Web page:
There are two errors there. One is obvious. Namely, Iceland is not a member of the European Union. The other one is perhaps less obvious, but it is nonetheless an important point. That is, Iceland did not go bankrupt. This factual error was heavily criticised in 2008 when Iceland’s banks collapsed and news spread that Iceland, the country, had gone bankrupt. This is as wrong today as it was then.

Then there’s this statement: “In 2003 Iceland’s debt was equal to 200 times its GNP, but in 2007, it was 900 percent. The 2008 world financial crisis was the coup de grace.”

These numbers are wildly inaccurate (and not to be too pedantic here, but sticking to a multiplier or percent would be helpful when making such a comparison). To set this straight, Iceland’s debt (as in The Central Bank) was equal to 57% of the GDP in 2003 and fell to 43% of the GDP in 2007, according to World Bank statistics. In 2009, that percentage reached 104%.

Now, if by Iceland the author meant Iceland’s banks, then it’s true that the banks’ debt was pretty big—astronomical really—and by 2007, Iceland’s banks did in fact reach 9 times the GDP, though that’s GDP not GNP.

Then there’s this: “The three main Icelandic banks, Landbanki, Kapthing and Glitnir, went belly up and were nationalized, while the Kroner lost 85% of its value with respect to the Euro. At the end of the year Iceland declared bankruptcy.”

Again the statement, “At the end of the year Iceland declared bankruptcy” is wrong. And the Icelandic krónur lost more like 50% of its value compared to the Euro any way you look at it.

Moving on to the next paragraph: “Contrary to what could be expected, the crisis resulted in Icelanders recovering their sovereign rights, through a process of direct participatory democracy that eventually led to a new Constitution. But only after much pain.”

It’s true; we had a referendum to elect a Constitutional Assembly—a group of twenty-five people tasked with writing a new Constitution. But there were 500 plus candidates to choose from, and the results were nullified because proper election procedures weren’t followed. Rather than hold another referendum, those individuals were ‘appointed’ to a Constitutional Committee. They have now submitted a ‘proposal’ for draft of our new Constitution, but we by no means have a new Constitution yet! This is definitely jumping the gun. Our old one still reigns supreme.

Then it says: “Geir Haarde, the Prime Minister of a Social Democratic coalition government, negotiated a two million one hundred thousand dollar loan, to which the Nordic countries added another two and a half million. But the foreign financial community pressured Iceland to impose drastic measures. The FMI and the European Union wanted to take over its debt, claiming this was the only way for the country to pay back Holland and Great Britain, who had promised to reimburse their citizens.”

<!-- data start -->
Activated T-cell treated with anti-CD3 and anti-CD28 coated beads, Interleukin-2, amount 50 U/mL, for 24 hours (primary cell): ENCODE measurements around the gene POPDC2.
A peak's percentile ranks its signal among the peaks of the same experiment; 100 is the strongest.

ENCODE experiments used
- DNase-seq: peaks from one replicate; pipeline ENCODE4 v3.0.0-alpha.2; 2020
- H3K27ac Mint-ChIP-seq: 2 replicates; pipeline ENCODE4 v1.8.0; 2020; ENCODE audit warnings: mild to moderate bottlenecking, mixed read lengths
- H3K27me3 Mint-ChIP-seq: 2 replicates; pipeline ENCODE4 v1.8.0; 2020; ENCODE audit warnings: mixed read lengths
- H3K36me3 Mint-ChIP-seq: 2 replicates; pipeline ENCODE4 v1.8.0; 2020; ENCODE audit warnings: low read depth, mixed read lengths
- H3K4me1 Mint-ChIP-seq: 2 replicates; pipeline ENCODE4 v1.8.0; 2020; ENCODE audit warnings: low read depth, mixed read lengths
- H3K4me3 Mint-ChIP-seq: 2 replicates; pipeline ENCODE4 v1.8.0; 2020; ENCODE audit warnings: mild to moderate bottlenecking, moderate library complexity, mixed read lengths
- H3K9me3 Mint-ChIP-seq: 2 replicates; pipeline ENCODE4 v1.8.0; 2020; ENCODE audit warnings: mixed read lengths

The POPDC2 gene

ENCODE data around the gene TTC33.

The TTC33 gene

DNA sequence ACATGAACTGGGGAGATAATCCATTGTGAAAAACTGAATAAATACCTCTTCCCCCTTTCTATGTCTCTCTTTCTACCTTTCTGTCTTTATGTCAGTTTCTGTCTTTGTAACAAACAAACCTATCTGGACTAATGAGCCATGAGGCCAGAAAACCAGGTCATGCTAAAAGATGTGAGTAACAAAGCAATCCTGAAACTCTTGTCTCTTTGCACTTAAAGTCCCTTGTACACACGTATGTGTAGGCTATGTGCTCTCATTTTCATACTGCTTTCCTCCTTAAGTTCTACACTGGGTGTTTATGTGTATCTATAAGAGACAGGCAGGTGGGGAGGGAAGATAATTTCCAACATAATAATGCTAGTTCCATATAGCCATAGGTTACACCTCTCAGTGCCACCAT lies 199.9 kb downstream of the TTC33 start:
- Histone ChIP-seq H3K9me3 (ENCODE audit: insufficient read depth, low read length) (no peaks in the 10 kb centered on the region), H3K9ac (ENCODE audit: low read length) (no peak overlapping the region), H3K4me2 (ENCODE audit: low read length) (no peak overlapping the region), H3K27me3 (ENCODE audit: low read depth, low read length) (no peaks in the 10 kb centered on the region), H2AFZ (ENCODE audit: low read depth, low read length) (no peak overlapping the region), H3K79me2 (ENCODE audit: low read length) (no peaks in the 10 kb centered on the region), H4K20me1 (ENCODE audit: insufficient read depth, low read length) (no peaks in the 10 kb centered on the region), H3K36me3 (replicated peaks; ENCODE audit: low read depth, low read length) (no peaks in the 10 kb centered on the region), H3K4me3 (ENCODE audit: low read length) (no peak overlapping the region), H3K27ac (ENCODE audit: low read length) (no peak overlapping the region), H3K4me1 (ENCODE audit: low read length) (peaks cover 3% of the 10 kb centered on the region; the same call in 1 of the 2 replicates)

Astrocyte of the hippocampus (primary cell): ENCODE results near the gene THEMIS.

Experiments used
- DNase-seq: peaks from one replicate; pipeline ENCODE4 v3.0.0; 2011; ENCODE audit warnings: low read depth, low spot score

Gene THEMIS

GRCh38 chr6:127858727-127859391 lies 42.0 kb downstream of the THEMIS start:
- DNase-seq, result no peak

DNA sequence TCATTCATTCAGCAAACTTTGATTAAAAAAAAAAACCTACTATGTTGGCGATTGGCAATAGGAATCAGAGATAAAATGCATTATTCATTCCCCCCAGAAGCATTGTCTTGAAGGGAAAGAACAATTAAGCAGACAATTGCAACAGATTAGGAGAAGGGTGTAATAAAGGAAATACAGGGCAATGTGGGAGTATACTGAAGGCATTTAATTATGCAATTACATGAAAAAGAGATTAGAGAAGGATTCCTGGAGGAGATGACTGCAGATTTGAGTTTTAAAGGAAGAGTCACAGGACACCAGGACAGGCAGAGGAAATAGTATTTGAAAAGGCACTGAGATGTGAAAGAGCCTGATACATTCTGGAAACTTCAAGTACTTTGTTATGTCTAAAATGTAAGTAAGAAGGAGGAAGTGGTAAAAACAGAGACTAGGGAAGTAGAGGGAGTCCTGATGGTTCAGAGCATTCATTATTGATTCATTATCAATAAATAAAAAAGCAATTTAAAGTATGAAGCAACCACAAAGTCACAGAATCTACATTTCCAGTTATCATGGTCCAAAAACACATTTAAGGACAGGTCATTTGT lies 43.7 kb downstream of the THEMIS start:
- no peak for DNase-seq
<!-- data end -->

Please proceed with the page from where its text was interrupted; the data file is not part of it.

Okay, come on now. It’s the IMF, not FMI. Furthermore, Geir Haarde is from the right-wing Independence Party, which had a coalition with the Social Democrats.

Back to the Constitution: “This document was not the work of a handful of politicians, but was written on the internet. The constituent’s meetings are streamed on-line, and citizens can send their comments and suggestions, witnessing the document as it takes shape. The constitution that eventually emerges from this participatory democratic process will be submitted to parliament for approval after the next elections.”

Apparently the author was confused about whether or not we had a new Constitution when she started writing and then did some more research toward the end to realise that yes, it is still a draft with a number of hoops to go through.

The idea that the Constitution was ‘crowdsourced’, as the international media has been keen on reporting, is at best half true. But accepting suggestions via Facebook and an Internet submission form is hardly the same as the Constitution being “written on the internet”. It sounds cool though.

While nearly every paragraph in this article is riddled with factual errors, the concluding message is also misleading: “Today, that country is recovering from its financial collapse in ways just the opposite of those generally considered unavoidable, as confirmed yesterday by the new head of the IMF, Christine Lagarde to Fareed Zakaria. The people of Greece have been told that the privatization of their public sector is the only solution. And those of Italy, Spain and Portugal are facing the same threat.

They should look to Iceland. Refusing to bow to foreign interests, that small country stated loud and clear that the people are sovereign.”

First of all, it’s naive to think that Iceland was able to stand up to the IMF. In his article, ‘New York Times Reporting Misses the Mark on Iceland, Prints Neoliberal Line’ on, Sam Knight makes some good points: “Why Iceland is pursuing its welfare-for-the-elite policies is anyone's guess,” he says, “but with the IMF providing emergency currency support, it has had influence in diverting Icelandic resources back toward the financial sector.”